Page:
Ian McMahon’s pillowy plaster sculpture to meet its delicate end
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When Ian McMahon's "Sojourn" at T+H Gallery closes on April 22, the artist will destroy his work. He has to. It's the only way he can get his giant sculpture out the door.
He spent 12 days building "Sojourn," his latest large-scale, materially fragile, time-limited work. He sealed together seven industrial-size plastic bags and inflated them, then coated their insides with a thin layer of sprayed plaster. Once the plaster (1,500 pounds of it!) dried, he peeled the plastic away with a hot knife. The result – a massive, pillowy structure – nearly fills the gallery space. It skims the ceiling, and balloons over the iron bars that hold it up.
McMahon has said that he thinks of his works as moments in time rather than sculptures. Indeed, he turns traditional notions of sculpture, and particularly monumental sculpture, on their head. At more than 10 feet high and nearly 20 feet long, this work has the size of a public art piece that withstands weather and time passing, but "Sojourn" is no immobile object on a pedestal.
It breathes, shifts, and settles. Since it was built, one corner has lifted off the floor. The plaster has cracked, and an errant visitor – an unmonitored toddler, say – could cause irreparable damage. McMahon built a sealed door into one end; when you peer through a hole in it, you can see light filtering through the plaster. That's how thin it is. Yet "Sojourn" is a behemoth straining against its scaffolding, a Pillsbury doughboy on steroids.
The gallery screens videos of the artist's earlier works in another room: He takes down giant curtains of plaster with the quick swoop of a metal bar tethered to the ceiling. It's thrilling to see something so imposing crumble so quickly. The idea that a big sculpture in a commercial gallery is too delicate to last prompts a similar thrill; it can't be sold (T+H instead offers prints depicting "Sojourn"). The sculpture hums with the transient, unpredictable, hard-to-commodify energy of performance art.
Sadly, unlike McMahon's destruction of his curtains, the end of "Sojourn" won't be a public performance – space and safety considerations won't allow it. All the more reason to see it before it goes.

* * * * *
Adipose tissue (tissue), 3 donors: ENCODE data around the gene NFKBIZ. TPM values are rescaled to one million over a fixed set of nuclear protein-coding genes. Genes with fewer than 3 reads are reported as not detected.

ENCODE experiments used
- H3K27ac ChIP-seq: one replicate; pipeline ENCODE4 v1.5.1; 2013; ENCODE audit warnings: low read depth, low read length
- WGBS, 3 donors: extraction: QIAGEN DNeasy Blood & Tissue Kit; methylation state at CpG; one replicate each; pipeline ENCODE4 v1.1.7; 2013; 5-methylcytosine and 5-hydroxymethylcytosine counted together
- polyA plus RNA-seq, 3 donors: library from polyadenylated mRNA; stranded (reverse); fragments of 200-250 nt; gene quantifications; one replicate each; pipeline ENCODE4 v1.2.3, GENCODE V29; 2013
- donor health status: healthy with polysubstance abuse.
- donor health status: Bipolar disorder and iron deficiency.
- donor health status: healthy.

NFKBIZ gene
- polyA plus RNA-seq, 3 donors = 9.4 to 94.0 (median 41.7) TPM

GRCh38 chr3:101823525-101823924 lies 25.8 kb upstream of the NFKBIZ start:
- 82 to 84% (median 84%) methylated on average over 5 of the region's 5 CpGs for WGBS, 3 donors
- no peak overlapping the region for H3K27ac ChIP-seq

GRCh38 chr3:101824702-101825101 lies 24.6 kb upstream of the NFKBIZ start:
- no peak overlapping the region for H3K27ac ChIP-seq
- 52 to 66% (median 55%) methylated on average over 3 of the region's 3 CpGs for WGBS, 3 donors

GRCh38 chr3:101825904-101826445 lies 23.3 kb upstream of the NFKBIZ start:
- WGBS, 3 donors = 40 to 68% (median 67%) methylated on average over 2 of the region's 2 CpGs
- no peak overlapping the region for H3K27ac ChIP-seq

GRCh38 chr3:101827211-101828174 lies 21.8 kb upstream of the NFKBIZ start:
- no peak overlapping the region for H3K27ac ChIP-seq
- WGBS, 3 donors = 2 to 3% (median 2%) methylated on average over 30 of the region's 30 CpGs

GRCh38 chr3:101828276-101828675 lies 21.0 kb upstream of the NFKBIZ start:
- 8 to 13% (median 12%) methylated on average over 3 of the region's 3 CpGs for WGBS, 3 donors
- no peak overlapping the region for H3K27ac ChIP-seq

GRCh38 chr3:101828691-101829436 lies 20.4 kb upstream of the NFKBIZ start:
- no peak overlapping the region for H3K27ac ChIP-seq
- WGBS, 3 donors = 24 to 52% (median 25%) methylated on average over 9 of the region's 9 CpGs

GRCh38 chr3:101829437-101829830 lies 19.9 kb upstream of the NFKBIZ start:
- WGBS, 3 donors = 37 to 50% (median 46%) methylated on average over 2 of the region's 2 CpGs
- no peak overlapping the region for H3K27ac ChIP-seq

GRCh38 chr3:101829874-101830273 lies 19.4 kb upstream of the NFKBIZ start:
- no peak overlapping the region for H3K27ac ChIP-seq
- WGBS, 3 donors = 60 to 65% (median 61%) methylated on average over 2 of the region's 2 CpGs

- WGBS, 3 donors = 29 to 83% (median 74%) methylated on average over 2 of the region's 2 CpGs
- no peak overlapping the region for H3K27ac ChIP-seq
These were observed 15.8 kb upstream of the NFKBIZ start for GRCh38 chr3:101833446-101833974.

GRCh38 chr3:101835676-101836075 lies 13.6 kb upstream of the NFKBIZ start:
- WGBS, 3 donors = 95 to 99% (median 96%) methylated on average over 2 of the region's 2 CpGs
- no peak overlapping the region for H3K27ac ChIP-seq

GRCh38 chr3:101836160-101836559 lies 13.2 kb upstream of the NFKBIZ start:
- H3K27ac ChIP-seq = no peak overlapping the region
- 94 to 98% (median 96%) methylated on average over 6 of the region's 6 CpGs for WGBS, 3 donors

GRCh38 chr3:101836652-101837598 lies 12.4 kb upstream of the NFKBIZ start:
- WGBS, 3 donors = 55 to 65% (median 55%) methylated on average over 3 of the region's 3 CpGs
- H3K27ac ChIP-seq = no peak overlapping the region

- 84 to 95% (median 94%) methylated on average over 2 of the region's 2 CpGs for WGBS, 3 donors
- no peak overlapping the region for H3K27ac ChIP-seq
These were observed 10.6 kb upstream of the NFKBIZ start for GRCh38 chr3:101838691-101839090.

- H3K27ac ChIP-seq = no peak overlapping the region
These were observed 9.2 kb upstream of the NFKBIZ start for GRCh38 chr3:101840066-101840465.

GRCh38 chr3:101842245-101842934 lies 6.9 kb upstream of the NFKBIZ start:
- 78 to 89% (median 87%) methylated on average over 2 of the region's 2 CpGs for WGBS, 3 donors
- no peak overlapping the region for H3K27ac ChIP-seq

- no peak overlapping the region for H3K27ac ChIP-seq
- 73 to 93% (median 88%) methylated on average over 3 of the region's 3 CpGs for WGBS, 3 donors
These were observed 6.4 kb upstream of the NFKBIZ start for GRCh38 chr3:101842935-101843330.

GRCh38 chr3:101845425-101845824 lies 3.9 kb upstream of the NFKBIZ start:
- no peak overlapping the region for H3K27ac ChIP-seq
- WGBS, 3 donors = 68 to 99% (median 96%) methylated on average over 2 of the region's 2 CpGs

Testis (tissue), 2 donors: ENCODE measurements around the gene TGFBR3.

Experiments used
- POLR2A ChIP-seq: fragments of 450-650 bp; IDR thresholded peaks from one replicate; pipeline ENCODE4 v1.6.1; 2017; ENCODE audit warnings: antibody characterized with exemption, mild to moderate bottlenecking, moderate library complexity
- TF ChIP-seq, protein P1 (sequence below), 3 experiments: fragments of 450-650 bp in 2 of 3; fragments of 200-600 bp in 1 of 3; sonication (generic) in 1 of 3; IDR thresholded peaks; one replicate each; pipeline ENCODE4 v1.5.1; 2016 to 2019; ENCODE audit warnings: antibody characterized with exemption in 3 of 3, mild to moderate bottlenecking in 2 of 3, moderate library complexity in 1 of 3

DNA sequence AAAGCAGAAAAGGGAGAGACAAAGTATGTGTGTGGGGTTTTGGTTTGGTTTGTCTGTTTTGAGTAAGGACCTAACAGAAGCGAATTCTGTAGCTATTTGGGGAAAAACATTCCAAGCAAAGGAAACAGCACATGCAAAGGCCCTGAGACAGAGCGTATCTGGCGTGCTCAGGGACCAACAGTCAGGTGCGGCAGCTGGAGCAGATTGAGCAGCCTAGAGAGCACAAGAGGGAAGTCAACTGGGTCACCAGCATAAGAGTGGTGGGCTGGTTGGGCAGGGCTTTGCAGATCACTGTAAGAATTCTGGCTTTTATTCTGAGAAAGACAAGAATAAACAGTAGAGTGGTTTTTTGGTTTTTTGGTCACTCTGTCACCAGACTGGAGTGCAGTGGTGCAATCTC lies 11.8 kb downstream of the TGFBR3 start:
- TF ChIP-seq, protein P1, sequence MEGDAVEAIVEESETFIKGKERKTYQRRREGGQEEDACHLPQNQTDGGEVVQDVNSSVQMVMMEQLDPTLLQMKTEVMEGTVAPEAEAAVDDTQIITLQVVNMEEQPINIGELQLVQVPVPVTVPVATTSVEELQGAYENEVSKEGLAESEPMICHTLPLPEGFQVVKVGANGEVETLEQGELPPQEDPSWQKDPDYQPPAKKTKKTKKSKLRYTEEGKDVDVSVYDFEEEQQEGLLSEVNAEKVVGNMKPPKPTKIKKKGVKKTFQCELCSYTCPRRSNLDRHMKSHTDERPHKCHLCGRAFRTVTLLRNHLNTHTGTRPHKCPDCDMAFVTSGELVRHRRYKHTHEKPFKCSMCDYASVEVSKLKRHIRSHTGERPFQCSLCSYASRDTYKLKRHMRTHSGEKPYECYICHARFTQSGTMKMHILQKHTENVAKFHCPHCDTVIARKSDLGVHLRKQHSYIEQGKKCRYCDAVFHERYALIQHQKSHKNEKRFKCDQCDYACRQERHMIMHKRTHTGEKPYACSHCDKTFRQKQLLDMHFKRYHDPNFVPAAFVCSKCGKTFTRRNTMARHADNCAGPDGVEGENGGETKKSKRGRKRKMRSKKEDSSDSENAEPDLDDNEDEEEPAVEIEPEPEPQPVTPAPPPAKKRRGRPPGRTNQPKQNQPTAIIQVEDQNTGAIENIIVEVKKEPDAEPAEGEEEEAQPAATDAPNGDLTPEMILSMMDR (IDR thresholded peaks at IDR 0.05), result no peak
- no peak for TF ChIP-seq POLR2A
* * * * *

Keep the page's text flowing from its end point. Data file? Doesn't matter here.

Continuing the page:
Nathan Miner's paintings at Rafius Fane Gallery are also big, and although more permanent than McMahon's sculpture, they feel fleeting.
Miner starts with an image – it can be as simple as a tile floor – then he plays with it digitally and by hand. He layers, he riffs; he skews perspective. The tile floor morphs into a 3-D matrix manifesting wisps and jets of color. In time, he projects his now abstract image on a large canvas, upon which he plays with watercolor pencil, water, and airbrush before he finishes with oil paint.
The result, in "Field Reflections #2," could be a picture of time's rush. The matrix shimmers and dodges, and at the center, colors explode and intensify. The structure, flash, and heightened tones make you feel you're witnessing a cosmic big bang, but the hallucinogenic blur somehow makes it more personal, as if the artist is toying with your perceptions.
Miner makes the viewer's space seem confluent with the painting's space using shaped canvases and 3-D works. "Jewel" was originally inspired by his idea, as a kid, to make a camera that could shoot in the round. He eventually did just that, and "Jewel," a 32-sided geodesic sphere, started with photos he took of a street in Brooklyn.
As with "Field Reflection #2," space bends. A melting sidewalk can be chased from one facet of this "Jewel" to the next, but it yet may vanish. The yellow sky knits together with the streetlights and buildings. The work becomes a picture of memory, slippery, engulfing, and infused with feeling. Utterly intangible – rather like shifting images in a crystal ball.
Israeli artist and architect Avner Sher scratches, scorches, and gouges the surfaces of used corkboards in his show at Clark Gallery. They read like palimpsests, embedded with messages, covered over and eroded. His scratched imagery often grapples with power. Whether that power is political, parental, or the wrath of an unpredictable god is left to the viewer to reckon.
Tiny troopers frequently show up in the shadow of looming figures. In "The Queen," Sher fills his surface with an eight-winged insect. Rows of miniscule insects cross the queen's body and set up in soldierly rows at her tail. On its face, this could be a metaphoric portrayal of the female/male dynamic among certain insects. The queen rules; male drones serve her.
"The Feast" takes us down a dark road. The head of a multi-eyed crocodile, mouth open, looms over zig-zagging tunnels below – the critter's saw-toothed mouth and gullet. Fish parade down the tunnels to their end. In "Life Is Just a Game (after Benigni)," rows of serpents are inhabited by railcars, suggesting the Holocaust's human cargo shipped to concentration camps.
Sher's questions about justice and clout read as age-old allegories, written on worn out templates, to which there have never been answers.
Ian McMahon: Sojourn
At: T+H Gallery, 460 Harrison Ave., through April 22. 401-390-1033, www.tandhgallery.com
Nathan Miner: Decade
At: Rafius Fane Gallery, 460 Harrison Ave., through April 22. 508-843-2184, www.rafiusfanegallery.com
Avner Sher: Scratching the Surface
At: Clark Gallery, 145 Lincoln Road, Lincoln, through April 23. 781-259-8303, www.clarkgallery.com